no ifs or buts


no ifs or buts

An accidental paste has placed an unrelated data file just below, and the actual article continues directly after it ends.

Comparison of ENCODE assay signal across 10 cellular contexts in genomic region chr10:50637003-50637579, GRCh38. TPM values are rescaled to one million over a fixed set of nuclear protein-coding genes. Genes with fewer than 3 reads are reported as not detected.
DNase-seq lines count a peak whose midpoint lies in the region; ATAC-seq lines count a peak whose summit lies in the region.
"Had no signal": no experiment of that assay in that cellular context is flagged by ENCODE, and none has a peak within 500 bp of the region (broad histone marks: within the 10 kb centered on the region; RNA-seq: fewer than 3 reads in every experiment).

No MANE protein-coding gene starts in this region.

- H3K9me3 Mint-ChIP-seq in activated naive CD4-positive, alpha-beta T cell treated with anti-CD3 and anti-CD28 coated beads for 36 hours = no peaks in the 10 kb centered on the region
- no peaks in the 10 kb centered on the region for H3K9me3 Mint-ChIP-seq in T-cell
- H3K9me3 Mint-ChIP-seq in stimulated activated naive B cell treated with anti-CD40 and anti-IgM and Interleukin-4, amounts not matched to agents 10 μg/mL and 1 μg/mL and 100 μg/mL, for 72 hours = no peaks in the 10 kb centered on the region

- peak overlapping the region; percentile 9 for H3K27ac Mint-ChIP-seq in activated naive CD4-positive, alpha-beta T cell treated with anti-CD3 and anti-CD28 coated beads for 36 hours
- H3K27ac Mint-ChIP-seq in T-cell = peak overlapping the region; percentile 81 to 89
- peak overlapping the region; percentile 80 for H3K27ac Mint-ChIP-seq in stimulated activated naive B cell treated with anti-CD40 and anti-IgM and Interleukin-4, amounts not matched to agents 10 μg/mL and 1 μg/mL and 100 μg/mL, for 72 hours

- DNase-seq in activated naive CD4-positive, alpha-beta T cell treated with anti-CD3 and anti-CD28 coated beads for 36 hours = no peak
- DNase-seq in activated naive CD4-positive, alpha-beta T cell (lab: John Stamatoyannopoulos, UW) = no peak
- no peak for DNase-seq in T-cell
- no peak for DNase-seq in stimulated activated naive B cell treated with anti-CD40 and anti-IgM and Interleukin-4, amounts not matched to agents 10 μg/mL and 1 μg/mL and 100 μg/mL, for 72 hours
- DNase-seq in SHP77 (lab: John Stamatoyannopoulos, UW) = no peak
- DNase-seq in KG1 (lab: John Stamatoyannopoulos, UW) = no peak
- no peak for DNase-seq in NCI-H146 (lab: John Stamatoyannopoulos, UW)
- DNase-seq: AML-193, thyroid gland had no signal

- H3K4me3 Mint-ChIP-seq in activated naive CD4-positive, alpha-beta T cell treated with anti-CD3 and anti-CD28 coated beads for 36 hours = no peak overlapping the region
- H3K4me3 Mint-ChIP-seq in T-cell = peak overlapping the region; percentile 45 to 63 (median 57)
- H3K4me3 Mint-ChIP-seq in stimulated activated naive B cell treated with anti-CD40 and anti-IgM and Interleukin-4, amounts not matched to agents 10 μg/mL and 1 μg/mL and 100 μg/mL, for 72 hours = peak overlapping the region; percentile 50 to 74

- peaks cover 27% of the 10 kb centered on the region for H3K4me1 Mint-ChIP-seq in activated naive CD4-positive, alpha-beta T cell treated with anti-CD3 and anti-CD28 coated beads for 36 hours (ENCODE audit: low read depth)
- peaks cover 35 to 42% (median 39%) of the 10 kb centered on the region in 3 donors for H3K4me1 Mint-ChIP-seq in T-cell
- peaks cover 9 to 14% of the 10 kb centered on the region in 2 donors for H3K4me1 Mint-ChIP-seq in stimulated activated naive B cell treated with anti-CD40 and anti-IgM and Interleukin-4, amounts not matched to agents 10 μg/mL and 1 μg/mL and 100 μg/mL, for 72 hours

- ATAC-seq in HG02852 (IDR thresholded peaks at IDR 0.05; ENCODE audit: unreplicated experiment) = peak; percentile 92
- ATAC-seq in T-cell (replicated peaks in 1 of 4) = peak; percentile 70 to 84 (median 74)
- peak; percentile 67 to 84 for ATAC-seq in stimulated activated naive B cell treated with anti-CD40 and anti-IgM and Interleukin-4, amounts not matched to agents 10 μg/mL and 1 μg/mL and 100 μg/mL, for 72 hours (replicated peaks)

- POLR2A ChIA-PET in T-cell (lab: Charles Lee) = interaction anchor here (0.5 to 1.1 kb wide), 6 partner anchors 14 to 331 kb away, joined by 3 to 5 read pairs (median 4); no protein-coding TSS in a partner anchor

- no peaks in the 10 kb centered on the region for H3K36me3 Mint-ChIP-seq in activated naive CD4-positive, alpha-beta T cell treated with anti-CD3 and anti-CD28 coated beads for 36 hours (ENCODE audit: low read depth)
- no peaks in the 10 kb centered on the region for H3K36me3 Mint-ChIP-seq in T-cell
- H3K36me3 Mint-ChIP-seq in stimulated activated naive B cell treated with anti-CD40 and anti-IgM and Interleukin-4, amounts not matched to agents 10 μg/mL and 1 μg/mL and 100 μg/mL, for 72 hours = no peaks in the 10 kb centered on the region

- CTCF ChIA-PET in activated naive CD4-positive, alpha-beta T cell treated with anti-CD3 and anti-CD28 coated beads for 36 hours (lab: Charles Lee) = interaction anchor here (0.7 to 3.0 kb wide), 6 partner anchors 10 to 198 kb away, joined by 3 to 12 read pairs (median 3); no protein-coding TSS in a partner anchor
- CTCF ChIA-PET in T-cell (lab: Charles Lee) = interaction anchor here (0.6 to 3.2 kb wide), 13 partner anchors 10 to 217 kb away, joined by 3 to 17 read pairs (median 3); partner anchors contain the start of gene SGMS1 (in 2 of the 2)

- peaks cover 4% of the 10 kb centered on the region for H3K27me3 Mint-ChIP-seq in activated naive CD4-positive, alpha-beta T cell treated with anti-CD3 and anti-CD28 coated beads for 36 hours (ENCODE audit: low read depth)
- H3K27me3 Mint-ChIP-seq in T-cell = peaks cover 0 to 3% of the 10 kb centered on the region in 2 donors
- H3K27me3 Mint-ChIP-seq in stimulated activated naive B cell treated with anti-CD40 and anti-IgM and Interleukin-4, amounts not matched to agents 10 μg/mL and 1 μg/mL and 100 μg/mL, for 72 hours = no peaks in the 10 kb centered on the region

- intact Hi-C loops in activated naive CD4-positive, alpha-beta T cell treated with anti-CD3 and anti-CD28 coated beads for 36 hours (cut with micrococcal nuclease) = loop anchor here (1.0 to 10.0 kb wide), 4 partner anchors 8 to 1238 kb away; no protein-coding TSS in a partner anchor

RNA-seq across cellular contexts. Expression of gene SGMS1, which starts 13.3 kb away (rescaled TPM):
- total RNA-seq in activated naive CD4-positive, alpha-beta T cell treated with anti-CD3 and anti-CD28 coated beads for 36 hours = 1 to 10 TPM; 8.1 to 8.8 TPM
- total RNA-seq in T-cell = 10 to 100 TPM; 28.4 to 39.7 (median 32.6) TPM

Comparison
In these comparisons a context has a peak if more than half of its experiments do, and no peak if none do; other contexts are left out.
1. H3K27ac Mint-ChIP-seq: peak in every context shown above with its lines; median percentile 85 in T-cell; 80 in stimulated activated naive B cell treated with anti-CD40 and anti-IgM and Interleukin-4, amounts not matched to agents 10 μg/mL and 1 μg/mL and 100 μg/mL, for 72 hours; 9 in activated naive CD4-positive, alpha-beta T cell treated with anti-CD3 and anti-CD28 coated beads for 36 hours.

Also, no ifs, ands, or buts. No reservations, restrictions, or excuses, as in You’d better be there tomorrow, and no ifs, ands, or buts about it. This expression uses the conjunctions to stand for the conditions and objections that they introduce. The earliest phrase to appear was ifs and ands in the 1600s. This phrase is actually an emphatic redundancy, for and often meant “if.” But was tacked on to this pair soon afterward.

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